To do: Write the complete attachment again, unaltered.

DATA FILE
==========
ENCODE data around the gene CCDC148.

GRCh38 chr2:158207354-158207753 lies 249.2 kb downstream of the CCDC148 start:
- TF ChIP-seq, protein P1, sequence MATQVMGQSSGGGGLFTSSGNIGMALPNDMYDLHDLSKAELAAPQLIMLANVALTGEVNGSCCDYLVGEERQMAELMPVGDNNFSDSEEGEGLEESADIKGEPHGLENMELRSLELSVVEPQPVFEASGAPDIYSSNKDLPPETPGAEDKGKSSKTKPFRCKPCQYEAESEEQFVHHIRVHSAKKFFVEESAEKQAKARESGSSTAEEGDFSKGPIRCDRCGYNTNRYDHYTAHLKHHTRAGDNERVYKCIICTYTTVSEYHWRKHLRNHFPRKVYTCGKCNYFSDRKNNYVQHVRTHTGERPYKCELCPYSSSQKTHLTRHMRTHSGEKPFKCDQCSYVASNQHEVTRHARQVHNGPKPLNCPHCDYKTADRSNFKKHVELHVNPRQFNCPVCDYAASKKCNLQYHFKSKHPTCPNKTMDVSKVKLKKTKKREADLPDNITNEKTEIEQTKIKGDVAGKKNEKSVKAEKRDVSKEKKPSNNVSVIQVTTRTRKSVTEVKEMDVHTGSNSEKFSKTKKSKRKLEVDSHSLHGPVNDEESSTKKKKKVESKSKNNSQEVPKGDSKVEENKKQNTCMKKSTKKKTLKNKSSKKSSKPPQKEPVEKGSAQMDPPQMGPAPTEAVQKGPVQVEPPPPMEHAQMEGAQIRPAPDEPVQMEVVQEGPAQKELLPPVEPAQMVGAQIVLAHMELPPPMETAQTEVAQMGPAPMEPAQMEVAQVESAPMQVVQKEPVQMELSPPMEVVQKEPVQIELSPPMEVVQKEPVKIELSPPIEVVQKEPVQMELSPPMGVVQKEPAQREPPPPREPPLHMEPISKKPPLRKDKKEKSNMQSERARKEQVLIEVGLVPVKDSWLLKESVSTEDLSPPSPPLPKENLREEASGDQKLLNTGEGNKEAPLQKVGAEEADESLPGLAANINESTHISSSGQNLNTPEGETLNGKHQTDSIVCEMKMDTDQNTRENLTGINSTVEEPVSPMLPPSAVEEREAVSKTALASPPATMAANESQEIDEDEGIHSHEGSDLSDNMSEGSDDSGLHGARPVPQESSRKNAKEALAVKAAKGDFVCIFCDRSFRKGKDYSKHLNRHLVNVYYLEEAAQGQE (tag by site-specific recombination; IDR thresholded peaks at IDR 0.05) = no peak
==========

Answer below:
ENCODE data around the gene CCDC148.

GRCh38 chr2:158207354-158207753 lies 249.2 kb downstream of the CCDC148 start:
- TF ChIP-seq, protein P1, sequence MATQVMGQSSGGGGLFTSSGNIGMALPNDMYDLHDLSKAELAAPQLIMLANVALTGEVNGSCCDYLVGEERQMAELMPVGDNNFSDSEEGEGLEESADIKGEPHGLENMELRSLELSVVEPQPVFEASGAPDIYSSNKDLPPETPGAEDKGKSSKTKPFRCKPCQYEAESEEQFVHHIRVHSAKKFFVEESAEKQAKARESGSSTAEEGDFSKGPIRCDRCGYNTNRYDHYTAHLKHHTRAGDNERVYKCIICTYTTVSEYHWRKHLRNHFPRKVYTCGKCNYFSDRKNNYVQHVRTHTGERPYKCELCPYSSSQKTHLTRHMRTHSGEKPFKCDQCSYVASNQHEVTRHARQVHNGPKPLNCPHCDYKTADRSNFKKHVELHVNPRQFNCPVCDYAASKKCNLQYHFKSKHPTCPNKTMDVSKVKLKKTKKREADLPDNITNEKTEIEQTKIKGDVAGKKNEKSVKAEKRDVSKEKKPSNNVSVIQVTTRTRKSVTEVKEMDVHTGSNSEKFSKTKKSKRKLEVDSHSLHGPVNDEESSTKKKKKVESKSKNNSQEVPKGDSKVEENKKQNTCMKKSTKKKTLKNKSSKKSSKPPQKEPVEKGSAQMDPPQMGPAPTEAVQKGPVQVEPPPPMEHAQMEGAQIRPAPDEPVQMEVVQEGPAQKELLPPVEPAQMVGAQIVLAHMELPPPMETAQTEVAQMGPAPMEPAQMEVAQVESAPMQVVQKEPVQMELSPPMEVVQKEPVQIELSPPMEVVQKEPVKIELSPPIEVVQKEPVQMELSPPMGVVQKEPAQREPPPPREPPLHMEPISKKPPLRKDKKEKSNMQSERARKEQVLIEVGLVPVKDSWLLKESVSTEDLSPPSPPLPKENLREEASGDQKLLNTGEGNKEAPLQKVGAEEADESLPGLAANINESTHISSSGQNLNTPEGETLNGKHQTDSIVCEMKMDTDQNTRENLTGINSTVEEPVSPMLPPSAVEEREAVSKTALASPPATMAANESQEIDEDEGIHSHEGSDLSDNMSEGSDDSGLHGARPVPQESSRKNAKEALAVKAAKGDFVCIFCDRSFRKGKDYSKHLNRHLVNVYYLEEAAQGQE (tag by site-specific recombination; IDR thresholded peaks at IDR 0.05) = no peak